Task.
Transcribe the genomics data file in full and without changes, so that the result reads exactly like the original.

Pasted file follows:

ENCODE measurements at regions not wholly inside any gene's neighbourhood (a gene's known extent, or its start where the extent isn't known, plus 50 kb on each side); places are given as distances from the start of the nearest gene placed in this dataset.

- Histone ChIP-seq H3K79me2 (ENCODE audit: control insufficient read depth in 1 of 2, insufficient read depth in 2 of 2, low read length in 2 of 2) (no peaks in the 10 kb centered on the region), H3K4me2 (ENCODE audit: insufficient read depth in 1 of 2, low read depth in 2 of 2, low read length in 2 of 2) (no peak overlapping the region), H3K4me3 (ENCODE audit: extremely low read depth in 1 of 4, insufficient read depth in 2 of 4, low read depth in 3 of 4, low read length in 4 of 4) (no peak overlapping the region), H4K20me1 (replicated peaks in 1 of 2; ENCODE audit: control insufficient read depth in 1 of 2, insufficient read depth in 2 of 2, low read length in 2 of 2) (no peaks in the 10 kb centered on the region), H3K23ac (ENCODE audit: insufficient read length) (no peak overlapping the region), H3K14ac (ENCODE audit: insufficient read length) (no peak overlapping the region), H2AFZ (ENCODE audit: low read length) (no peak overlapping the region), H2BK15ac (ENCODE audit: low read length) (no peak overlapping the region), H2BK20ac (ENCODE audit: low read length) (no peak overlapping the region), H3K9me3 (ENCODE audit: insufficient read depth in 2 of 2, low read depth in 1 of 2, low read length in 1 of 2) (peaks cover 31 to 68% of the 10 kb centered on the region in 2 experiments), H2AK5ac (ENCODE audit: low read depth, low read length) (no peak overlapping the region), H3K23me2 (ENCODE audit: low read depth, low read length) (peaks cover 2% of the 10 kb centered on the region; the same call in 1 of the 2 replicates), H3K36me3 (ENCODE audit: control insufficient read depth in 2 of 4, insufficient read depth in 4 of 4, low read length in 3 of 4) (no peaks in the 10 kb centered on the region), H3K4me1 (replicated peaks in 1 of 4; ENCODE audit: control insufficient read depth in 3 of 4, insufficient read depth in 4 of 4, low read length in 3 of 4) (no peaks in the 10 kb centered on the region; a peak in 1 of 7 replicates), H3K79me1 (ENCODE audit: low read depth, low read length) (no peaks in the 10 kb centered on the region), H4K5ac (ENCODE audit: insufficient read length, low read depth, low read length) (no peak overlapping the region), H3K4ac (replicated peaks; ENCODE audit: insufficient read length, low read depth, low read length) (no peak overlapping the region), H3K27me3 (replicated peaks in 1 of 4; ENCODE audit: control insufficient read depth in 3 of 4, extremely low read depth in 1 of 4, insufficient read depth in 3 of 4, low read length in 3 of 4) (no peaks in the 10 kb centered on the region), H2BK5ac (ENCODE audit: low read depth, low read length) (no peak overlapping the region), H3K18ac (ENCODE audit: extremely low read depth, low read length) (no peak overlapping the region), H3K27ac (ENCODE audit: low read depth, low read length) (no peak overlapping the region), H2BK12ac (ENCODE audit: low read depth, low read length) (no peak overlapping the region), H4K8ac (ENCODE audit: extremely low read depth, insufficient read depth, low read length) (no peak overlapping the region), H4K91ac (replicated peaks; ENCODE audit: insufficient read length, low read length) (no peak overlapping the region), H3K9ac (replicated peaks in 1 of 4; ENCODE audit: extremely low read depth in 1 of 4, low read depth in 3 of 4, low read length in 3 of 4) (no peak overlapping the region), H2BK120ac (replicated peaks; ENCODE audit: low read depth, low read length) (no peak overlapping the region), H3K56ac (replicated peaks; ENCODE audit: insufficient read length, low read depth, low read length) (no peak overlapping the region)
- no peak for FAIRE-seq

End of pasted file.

ENCODE measurements at regions not wholly inside any gene's neighbourhood (a gene's known extent, or its start where the extent isn't known, plus 50 kb on each side); places are given as distances from the start of the nearest gene placed in this dataset.

- Histone ChIP-seq H3K79me2 (ENCODE audit: control insufficient read depth in 1 of 2, insufficient read depth in 2 of 2, low read length in 2 of 2) (no peaks in the 10 kb centered on the region), H3K4me2 (ENCODE audit: insufficient read depth in 1 of 2, low read depth in 2 of 2, low read length in 2 of 2) (no peak overlapping the region), H3K4me3 (ENCODE audit: extremely low read depth in 1 of 4, insufficient read depth in 2 of 4, low read depth in 3 of 4, low read length in 4 of 4) (no peak overlapping the region), H4K20me1 (replicated peaks in 1 of 2; ENCODE audit: control insufficient read depth in 1 of 2, insufficient read depth in 2 of 2, low read length in 2 of 2) (no peaks in the 10 kb centered on the region), H3K23ac (ENCODE audit: insufficient read length) (no peak overlapping the region), H3K14ac (ENCODE audit: insufficient read length) (no peak overlapping the region), H2AFZ (ENCODE audit: low read length) (no peak overlapping the region), H2BK15ac (ENCODE audit: low read length) (no peak overlapping the region), H2BK20ac (ENCODE audit: low read length) (no peak overlapping the region), H3K9me3 (ENCODE audit: insufficient read depth in 2 of 2, low read depth in 1 of 2, low read length in 1 of 2) (peaks cover 31 to 68% of the 10 kb centered on the region in 2 experiments), H2AK5ac (ENCODE audit: low read depth, low read length) (no peak overlapping the region), H3K23me2 (ENCODE audit: low read depth, low read length) (peaks cover 2% of the 10 kb centered on the region; the same call in 1 of the 2 replicates), H3K36me3 (ENCODE audit: control insufficient read depth in 2 of 4, insufficient read depth in 4 of 4, low read length in 3 of 4) (no peaks in the 10 kb centered on the region), H3K4me1 (replicated peaks in 1 of 4; ENCODE audit: control insufficient read depth in 3 of 4, insufficient read depth in 4 of 4, low read length in 3 of 4) (no peaks in the 10 kb centered on the region; a peak in 1 of 7 replicates), H3K79me1 (ENCODE audit: low read depth, low read length) (no peaks in the 10 kb centered on the region), H4K5ac (ENCODE audit: insufficient read length, low read depth, low read length) (no peak overlapping the region), H3K4ac (replicated peaks; ENCODE audit: insufficient read length, low read depth, low read length) (no peak overlapping the region), H3K27me3 (replicated peaks in 1 of 4; ENCODE audit: control insufficient read depth in 3 of 4, extremely low read depth in 1 of 4, insufficient read depth in 3 of 4, low read length in 3 of 4) (no peaks in the 10 kb centered on the region), H2BK5ac (ENCODE audit: low read depth, low read length) (no peak overlapping the region), H3K18ac (ENCODE audit: extremely low read depth, low read length) (no peak overlapping the region), H3K27ac (ENCODE audit: low read depth, low read length) (no peak overlapping the region), H2BK12ac (ENCODE audit: low read depth, low read length) (no peak overlapping the region), H4K8ac (ENCODE audit: extremely low read depth, insufficient read depth, low read length) (no peak overlapping the region), H4K91ac (replicated peaks; ENCODE audit: insufficient read length, low read length) (no peak overlapping the region), H3K9ac (replicated peaks in 1 of 4; ENCODE audit: extremely low read depth in 1 of 4, low read depth in 3 of 4, low read length in 3 of 4) (no peak overlapping the region), H2BK120ac (replicated peaks; ENCODE audit: low read depth, low read length) (no peak overlapping the region), H3K56ac (replicated peaks; ENCODE audit: insufficient read length, low read depth, low read length) (no peak overlapping the region)
- no peak for FAIRE-seq